Octavius is my second-favorite villain, what with the complexity he carries over from Spider-Man 2 and the satisfaction that comes with watching Molina embody this role as well as Dafoe does for Osborn. While the electricity-wielding Dillon isn’t fantastic, I much prefer No Way Home’s toned-down depiction of him compared to how cartoonish he was in The Amazing Spider-Man 2. Marko and Connors are saddled with the weakest writing in the group. They just don’t get much to do, and Marko in particular becomes the kind of character whose motivations change depending on whatever the movie needs him to do. Plus, these two are only present as a CGI sand being and a CGI reptilian humanoid, followed by a bit of archival footage from Spider-Man 3 and The Amazing Spider-Man. That’s because Church and Ifans weren’t ever on-set. All they had to do was head to the recording booth and read some lines. Maybe they couldn’t fit No Way Home into their schedules, or maybe Disney didn’t want to pony up the cash to bring them physically onboard with Dafoe, Molina, and Foxx. In any case, the CGI-ness gets distracting after a while.

I did take issue with the portrayal of Peter’s plan to save the villains after he learns from Strange that they all die fighting Spider-Man. There’s constant talk about finding ways to “cure” them as part of the plan, which becomes icky once you apply it to real-life issues concerning mental health, disabled people, and conversion therapy. I know this isn’t what the movie is aiming for, but it’s still a gross message when you take a minute to think about it. It would have been much better to use different language to communicate the same goal sans tinge of ableism.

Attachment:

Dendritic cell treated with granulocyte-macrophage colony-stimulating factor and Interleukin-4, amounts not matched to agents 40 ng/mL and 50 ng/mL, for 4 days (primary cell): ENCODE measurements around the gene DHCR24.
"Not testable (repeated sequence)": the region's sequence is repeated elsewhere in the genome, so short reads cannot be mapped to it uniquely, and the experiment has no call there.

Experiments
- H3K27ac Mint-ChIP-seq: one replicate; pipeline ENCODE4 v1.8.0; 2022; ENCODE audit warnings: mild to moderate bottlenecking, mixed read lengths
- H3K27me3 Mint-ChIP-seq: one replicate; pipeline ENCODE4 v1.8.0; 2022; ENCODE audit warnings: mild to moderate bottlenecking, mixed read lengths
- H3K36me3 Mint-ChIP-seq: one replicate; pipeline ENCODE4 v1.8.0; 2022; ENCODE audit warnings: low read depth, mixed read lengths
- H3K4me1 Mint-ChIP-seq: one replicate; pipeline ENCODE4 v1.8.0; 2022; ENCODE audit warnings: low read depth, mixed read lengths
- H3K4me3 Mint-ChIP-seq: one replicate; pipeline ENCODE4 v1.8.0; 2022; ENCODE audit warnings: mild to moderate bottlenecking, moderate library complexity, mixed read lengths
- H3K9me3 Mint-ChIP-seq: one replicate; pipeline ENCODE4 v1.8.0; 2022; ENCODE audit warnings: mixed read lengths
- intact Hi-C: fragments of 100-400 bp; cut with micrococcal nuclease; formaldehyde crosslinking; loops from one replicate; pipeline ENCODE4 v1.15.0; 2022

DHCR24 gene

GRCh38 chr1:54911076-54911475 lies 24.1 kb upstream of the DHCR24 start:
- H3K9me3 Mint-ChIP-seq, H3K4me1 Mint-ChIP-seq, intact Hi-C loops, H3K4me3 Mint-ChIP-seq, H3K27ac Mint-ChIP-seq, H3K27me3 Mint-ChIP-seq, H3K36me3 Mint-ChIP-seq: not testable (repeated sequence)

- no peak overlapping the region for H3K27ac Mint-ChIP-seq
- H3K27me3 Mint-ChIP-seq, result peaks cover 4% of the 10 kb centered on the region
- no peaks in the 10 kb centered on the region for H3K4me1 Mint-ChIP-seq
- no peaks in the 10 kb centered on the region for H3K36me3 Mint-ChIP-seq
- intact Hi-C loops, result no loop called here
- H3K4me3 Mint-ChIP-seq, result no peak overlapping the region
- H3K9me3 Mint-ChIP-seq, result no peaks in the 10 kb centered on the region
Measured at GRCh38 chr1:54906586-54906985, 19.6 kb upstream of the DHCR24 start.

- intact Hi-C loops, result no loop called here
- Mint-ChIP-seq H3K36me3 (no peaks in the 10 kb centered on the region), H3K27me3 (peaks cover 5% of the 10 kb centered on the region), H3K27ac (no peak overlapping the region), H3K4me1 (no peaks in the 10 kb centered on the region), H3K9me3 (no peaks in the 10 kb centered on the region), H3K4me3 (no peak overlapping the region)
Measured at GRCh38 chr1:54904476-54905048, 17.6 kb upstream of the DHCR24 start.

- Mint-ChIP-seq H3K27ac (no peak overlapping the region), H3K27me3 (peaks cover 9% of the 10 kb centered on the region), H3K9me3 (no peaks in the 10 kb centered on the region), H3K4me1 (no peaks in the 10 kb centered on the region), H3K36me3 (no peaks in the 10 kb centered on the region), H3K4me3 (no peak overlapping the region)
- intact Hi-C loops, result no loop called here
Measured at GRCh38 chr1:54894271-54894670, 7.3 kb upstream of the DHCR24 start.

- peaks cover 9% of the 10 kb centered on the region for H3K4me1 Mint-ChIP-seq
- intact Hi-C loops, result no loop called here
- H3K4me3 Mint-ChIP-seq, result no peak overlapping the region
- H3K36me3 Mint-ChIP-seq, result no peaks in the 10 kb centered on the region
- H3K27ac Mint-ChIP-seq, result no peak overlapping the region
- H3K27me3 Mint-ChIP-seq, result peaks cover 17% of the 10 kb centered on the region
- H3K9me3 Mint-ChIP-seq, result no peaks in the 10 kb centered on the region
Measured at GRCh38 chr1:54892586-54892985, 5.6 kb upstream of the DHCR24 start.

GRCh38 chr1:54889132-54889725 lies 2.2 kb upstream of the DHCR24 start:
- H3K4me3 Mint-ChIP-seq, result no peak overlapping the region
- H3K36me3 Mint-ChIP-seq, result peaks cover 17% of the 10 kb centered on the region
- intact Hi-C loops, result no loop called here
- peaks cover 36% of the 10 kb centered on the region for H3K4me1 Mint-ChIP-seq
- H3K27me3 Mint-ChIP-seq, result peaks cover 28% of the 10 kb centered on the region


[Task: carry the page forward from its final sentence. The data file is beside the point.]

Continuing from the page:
As has been revealed in the movie’s promotion, Tobey Maguire and Andrew Garfield also reprised their own roles as the incarnations of our friendly neighborhood Spider-Man from parallel dimensions. You may be thinking this, combined with all the bad guys, would sink No Way Home into a nostalgia swamp. But I actually felt like it aided in digging down to the heart of Peter Parker, a humble figure who fights for the little people and strives to do good, who feels like the most relatable and the most human superhero compared to peers like Tony Stark and Thor. No Way Home does include some homages that will probably lose their impact if you missed out on the Maguire and/or Garfield movies, though. Nonetheless, it’s fantastic to see them come back—Maguire with his unassuming nerdiness and Garfield with his comparatively higher levels of wisecracking energy. It’s been over a decade since I last saw any of the Maguire flicks, and now I’d love to watch them with fresh eyes. Same goes for the Garfield movies despite the fact that I recall them being mediocre.